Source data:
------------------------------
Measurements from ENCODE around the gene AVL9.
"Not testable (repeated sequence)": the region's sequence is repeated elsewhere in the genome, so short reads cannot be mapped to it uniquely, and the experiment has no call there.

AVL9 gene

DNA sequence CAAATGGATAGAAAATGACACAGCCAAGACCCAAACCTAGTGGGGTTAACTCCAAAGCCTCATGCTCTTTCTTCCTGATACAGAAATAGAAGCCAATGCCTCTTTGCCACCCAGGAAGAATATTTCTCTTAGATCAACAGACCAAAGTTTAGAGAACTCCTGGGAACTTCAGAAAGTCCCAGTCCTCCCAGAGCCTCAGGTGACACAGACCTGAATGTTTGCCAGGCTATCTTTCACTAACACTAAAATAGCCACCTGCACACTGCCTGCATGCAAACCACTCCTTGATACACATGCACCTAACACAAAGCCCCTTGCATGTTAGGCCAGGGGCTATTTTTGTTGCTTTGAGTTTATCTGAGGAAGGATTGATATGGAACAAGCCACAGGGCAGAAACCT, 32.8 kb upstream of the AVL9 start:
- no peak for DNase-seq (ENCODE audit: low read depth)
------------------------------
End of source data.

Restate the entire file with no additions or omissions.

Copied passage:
Measurements from ENCODE around the gene AVL9.
"Not testable (repeated sequence)": the region's sequence is repeated elsewhere in the genome, so short reads cannot be mapped to it uniquely, and the experiment has no call there.

AVL9 gene

DNA sequence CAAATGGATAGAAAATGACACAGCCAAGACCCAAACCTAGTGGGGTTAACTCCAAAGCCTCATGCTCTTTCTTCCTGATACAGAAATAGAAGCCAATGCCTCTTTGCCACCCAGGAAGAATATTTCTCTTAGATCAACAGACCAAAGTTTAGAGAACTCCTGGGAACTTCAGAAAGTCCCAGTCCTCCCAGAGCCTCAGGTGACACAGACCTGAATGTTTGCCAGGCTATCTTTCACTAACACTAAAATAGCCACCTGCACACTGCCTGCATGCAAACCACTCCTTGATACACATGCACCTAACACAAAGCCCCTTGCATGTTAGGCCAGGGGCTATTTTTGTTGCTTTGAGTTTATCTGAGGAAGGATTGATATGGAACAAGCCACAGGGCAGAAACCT, 32.8 kb upstream of the AVL9 start:
- no peak for DNase-seq (ENCODE audit: low read depth)